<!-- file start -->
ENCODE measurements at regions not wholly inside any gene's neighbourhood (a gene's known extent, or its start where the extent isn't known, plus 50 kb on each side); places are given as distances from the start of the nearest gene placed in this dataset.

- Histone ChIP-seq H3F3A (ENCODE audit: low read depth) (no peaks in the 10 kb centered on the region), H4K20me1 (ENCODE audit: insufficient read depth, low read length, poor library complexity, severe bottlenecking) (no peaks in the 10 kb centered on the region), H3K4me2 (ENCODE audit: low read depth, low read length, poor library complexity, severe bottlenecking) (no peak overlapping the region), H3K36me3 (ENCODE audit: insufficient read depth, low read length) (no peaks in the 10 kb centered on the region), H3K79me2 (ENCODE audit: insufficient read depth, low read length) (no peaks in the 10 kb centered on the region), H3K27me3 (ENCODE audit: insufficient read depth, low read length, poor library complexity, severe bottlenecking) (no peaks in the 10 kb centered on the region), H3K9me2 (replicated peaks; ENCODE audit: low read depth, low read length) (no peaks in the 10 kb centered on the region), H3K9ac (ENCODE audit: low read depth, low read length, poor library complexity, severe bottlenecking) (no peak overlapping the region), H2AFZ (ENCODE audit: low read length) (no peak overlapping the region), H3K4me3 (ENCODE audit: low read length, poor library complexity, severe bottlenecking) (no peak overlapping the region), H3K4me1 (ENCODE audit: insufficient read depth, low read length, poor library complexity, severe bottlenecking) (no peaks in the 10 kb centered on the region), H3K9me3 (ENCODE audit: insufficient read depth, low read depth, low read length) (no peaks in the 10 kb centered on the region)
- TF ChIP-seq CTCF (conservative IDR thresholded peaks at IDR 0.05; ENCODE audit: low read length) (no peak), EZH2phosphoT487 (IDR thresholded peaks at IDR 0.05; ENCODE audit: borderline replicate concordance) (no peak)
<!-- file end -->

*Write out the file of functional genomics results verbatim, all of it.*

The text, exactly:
ENCODE measurements at regions not wholly inside any gene's neighbourhood (a gene's known extent, or its start where the extent isn't known, plus 50 kb on each side); places are given as distances from the start of the nearest gene placed in this dataset.

- Histone ChIP-seq H3F3A (ENCODE audit: low read depth) (no peaks in the 10 kb centered on the region), H4K20me1 (ENCODE audit: insufficient read depth, low read length, poor library complexity, severe bottlenecking) (no peaks in the 10 kb centered on the region), H3K4me2 (ENCODE audit: low read depth, low read length, poor library complexity, severe bottlenecking) (no peak overlapping the region), H3K36me3 (ENCODE audit: insufficient read depth, low read length) (no peaks in the 10 kb centered on the region), H3K79me2 (ENCODE audit: insufficient read depth, low read length) (no peaks in the 10 kb centered on the region), H3K27me3 (ENCODE audit: insufficient read depth, low read length, poor library complexity, severe bottlenecking) (no peaks in the 10 kb centered on the region), H3K9me2 (replicated peaks; ENCODE audit: low read depth, low read length) (no peaks in the 10 kb centered on the region), H3K9ac (ENCODE audit: low read depth, low read length, poor library complexity, severe bottlenecking) (no peak overlapping the region), H2AFZ (ENCODE audit: low read length) (no peak overlapping the region), H3K4me3 (ENCODE audit: low read length, poor library complexity, severe bottlenecking) (no peak overlapping the region), H3K4me1 (ENCODE audit: insufficient read depth, low read length, poor library complexity, severe bottlenecking) (no peaks in the 10 kb centered on the region), H3K9me3 (ENCODE audit: insufficient read depth, low read depth, low read length) (no peaks in the 10 kb centered on the region)
- TF ChIP-seq CTCF (conservative IDR thresholded peaks at IDR 0.05; ENCODE audit: low read length) (no peak), EZH2phosphoT487 (IDR thresholded peaks at IDR 0.05; ENCODE audit: borderline replicate concordance) (no peak)